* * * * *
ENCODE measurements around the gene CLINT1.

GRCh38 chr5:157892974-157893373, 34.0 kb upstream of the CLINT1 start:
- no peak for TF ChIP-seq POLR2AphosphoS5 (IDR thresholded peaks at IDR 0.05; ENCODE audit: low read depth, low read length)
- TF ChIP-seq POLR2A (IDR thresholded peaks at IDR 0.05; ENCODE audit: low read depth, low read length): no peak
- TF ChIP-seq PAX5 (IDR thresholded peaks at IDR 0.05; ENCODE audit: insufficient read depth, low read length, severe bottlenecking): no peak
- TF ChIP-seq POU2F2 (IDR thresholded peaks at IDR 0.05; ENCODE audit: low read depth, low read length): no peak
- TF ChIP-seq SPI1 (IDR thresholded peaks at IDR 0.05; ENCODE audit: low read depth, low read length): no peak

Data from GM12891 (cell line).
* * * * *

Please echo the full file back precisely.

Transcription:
ENCODE measurements around the gene CLINT1.

GRCh38 chr5:157892974-157893373, 34.0 kb upstream of the CLINT1 start:
- no peak for TF ChIP-seq POLR2AphosphoS5 (IDR thresholded peaks at IDR 0.05; ENCODE audit: low read depth, low read length)
- TF ChIP-seq POLR2A (IDR thresholded peaks at IDR 0.05; ENCODE audit: low read depth, low read length): no peak
- TF ChIP-seq PAX5 (IDR thresholded peaks at IDR 0.05; ENCODE audit: insufficient read depth, low read length, severe bottlenecking): no peak
- TF ChIP-seq POU2F2 (IDR thresholded peaks at IDR 0.05; ENCODE audit: low read depth, low read length): no peak
- TF ChIP-seq SPI1 (IDR thresholded peaks at IDR 0.05; ENCODE audit: low read depth, low read length): no peak

Data from GM12891 (cell line).